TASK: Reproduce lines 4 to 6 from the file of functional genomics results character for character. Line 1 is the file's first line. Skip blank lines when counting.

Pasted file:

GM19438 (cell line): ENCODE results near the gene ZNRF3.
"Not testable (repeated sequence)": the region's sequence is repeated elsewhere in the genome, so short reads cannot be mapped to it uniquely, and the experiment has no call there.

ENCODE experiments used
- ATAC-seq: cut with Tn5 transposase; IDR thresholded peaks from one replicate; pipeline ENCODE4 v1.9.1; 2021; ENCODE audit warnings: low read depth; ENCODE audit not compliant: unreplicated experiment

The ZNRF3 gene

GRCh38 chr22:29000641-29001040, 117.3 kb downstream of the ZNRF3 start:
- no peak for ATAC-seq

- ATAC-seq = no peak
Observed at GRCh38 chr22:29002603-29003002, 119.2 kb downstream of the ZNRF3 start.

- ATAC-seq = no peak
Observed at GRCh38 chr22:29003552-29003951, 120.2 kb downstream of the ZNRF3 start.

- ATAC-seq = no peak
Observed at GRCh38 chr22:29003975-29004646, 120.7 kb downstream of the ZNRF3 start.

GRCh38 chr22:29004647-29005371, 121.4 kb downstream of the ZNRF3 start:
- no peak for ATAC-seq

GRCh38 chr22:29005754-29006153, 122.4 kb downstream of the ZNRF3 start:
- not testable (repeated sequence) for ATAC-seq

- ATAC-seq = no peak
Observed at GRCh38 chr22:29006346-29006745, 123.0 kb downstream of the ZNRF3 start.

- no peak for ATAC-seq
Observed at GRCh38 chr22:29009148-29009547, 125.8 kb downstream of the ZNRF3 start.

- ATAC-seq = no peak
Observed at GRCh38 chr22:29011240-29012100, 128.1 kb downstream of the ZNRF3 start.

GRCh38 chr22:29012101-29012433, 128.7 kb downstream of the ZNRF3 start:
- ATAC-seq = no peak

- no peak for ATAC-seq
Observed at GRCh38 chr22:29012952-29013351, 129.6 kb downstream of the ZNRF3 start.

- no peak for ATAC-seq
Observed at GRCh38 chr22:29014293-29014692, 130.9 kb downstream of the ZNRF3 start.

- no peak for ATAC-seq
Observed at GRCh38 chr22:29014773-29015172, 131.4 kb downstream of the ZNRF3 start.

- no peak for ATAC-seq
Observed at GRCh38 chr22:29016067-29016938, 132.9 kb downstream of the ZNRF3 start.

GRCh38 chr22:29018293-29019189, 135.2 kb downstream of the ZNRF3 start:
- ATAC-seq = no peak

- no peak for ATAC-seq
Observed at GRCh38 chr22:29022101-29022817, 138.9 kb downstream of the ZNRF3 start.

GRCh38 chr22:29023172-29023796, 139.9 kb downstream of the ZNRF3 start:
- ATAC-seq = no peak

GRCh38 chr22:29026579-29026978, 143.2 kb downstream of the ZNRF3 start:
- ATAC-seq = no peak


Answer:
- ATAC-seq: cut with Tn5 transposase; IDR thresholded peaks from one replicate; pipeline ENCODE4 v1.9.1; 2021; ENCODE audit warnings: low read depth; ENCODE audit not compliant: unreplicated experiment

The ZNRF3 gene

GRCh38 chr22:29000641-29001040, 117.3 kb downstream of the ZNRF3 start: